Office Scavenger Hunt Ideas

by Elisabeth Natter - Updated July 26, 2018
Scavenger hunt map

If you are in charge of organizing the next round of workplace games for your company, perhaps an office scavenger hunt is in order. Scavenger hunt ideas for work environments can be focused on building teamwork, learning new skills or just having fun. Interactive and problem-solving games not only provide a fun break from regular daily activities but add relational glue that keeps personnel working well together. Design your games to be completed quickly as a break from the routine or plan a whole day of activities according to your preference and available time.

Get to Know You

Although played by individuals, this game encourages employee interaction, perhaps with workers from various departments. Within a designated amount of time, players must obtain the signature of a fellow employee who can answer "yes" to one question on their list. Questions should be formatted simply, such as, "Can you play an instrument" or "Do you own a blue car?" Players must gather a different name for each question with no repeats. The player with the most signatures wins.

New Hire Hunt

Make the on-boarding of a new hire a fun event, not just the typical first day filled with boring paperwork. A new employee can complete the necessary training goals and paperwork duties as part of an office scavenger hunt designed to have them visit the various departments in your company. A required task may be to review the employee handbook and tell a staff member about three key policies. Meeting the staff may be another task where they are required to introduce themselves and find three people who have traveled overseas.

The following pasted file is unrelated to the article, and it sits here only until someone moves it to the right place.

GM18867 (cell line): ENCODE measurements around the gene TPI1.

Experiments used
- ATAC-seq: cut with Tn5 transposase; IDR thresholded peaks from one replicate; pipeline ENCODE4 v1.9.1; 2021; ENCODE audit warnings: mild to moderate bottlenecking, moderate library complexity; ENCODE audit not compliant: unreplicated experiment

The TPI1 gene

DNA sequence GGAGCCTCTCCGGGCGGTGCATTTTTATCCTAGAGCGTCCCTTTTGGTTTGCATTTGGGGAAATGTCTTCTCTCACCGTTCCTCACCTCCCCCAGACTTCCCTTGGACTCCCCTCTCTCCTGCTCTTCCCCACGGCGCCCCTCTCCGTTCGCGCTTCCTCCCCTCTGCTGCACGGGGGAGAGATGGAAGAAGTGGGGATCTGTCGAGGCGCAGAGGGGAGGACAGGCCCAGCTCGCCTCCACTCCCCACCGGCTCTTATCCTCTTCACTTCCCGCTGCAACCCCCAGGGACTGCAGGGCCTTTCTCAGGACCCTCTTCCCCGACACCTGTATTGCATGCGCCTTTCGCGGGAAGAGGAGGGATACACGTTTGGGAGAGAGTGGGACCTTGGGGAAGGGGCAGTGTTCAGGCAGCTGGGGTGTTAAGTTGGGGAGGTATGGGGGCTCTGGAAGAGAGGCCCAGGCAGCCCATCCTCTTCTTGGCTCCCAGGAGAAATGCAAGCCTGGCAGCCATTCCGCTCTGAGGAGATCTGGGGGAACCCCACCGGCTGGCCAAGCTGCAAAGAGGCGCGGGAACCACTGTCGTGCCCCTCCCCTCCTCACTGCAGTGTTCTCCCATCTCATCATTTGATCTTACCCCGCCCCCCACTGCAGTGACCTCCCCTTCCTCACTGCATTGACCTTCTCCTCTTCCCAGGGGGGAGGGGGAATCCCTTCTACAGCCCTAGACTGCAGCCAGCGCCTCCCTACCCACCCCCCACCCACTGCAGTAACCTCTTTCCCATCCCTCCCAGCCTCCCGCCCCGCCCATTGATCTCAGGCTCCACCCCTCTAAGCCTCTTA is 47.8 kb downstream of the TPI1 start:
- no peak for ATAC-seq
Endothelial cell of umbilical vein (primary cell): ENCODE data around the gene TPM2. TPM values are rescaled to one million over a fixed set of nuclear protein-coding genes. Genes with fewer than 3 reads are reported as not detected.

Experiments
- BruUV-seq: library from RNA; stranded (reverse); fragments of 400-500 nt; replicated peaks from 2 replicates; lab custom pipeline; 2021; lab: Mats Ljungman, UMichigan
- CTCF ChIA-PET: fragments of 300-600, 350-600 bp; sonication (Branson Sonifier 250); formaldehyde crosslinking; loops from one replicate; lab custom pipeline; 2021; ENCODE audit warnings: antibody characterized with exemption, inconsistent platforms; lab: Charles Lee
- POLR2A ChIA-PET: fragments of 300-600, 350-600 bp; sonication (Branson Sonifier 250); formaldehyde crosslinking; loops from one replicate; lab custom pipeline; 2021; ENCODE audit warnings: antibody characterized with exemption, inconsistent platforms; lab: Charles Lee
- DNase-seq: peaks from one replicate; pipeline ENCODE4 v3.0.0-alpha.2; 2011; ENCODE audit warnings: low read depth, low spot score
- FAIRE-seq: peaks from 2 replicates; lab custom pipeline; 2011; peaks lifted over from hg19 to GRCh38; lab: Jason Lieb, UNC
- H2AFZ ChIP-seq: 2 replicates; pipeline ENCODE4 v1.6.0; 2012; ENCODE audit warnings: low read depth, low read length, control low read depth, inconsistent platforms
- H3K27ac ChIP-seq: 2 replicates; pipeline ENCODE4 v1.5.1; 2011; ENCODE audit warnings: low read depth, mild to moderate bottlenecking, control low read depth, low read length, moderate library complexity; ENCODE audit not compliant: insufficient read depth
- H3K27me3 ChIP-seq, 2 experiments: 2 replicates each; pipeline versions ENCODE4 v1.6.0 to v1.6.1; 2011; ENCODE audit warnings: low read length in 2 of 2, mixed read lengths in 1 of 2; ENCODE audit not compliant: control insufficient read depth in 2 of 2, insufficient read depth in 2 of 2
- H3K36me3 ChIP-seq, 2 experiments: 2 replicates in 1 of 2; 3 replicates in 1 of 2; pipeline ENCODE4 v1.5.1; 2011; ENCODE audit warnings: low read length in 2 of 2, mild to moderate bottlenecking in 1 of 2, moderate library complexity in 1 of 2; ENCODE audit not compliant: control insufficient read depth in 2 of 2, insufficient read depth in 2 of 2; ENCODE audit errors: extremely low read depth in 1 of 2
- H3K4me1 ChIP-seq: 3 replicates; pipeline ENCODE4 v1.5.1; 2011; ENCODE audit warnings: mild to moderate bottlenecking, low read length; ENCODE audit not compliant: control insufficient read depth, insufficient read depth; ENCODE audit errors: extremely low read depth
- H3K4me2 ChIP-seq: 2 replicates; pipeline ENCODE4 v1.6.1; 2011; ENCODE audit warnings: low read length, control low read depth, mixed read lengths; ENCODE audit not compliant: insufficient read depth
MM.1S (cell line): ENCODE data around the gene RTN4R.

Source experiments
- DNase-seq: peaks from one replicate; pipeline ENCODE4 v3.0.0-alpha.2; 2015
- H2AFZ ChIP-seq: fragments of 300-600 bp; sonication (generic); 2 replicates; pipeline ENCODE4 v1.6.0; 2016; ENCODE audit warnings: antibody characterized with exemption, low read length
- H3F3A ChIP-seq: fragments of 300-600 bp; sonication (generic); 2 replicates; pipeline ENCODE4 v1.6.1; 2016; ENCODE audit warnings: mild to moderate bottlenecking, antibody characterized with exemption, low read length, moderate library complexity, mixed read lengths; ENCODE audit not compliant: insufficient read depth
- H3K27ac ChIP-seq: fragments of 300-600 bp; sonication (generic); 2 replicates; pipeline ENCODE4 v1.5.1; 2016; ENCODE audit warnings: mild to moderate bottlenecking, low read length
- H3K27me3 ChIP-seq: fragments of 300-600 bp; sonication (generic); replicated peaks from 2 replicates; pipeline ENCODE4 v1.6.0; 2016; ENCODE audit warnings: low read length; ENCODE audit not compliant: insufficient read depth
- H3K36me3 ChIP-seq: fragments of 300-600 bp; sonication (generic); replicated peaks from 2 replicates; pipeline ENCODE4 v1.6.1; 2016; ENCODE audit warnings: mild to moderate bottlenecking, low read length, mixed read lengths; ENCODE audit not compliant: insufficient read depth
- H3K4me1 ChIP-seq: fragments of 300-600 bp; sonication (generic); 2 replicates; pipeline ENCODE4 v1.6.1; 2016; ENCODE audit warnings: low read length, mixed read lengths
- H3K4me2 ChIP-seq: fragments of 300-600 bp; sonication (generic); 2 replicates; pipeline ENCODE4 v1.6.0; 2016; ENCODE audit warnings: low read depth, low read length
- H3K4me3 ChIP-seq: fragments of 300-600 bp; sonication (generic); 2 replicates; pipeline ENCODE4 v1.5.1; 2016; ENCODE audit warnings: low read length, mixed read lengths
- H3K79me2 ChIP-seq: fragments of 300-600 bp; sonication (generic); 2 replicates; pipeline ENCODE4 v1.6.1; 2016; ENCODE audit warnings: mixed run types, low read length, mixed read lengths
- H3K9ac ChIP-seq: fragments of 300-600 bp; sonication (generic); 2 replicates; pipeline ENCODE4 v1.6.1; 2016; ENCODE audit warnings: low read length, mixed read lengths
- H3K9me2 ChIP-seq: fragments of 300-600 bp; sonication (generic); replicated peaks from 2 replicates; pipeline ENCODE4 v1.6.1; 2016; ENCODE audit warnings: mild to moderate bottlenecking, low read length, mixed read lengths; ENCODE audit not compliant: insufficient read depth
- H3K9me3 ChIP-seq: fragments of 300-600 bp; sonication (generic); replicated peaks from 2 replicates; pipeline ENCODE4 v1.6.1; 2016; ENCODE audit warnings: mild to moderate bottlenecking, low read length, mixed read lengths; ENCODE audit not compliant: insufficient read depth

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Office Scavenger Hunt

In this team building scavenger hunt, players work together to collect office items based on a set of requirements. You can use something straightforward like matching items with the letters of the alphabet or create simple riddles that describe items. Team members gather objects within a specified period, and the team with the most items wins. You may need to guard the supply closet to ensure that only one item is removed at a time to keep things fair. Establish in advance that an item may not be used twice or allow for parts of an object to be counted as separate items. For example, an office chair (letter C) can't be used again as a seat (letter S). However, it may be acceptable to use a pencil (letter P) twice when allowing for its eraser (letter E).

GPS Treasure Hunt

If you want to get out of the office for a day, try a GPS based scavenger hunt that requires participants to solve clues and navigate their way to a hidden treasure. This requires more prep time but serves as a great team-building experience as players must combine their skills and knowledge to solve the clues and complete tasks. You can keep the hunt simple and require teams to solve only basic clues that move them from point-to-point, or you can include more complex tasks. For example, "take a picture of your entire group in front of a park statue" or "buy an item from a small local business and turn in the dated receipt." Be sure to celebrate a fun day with food when the treasure hunt ends.

Bragging Rights and Rewards

No matter which type of workplace game you choose, present some type of award or tangible prize to the winning team. This can be as simple as a trophy or gift cards to a local establishment. A more elaborate expenditure such as a paid lunch at a local restaurant for the winners also creates an additional opportunity for team building. Bragging rights themselves serve to unite team members within an office and establish positive working relationships among individuals.

About the Author

Elisabeth Natter is a business owner and professional writer. She has done public relations work for several nonprofit organizations and currently creates content for clients of her suburban Philadelphia communications and IT solutions company. Her writing is often focused on small business issues and best practices for organizations. She holds a Bachelor of Arts degree in journalism from Temple University.

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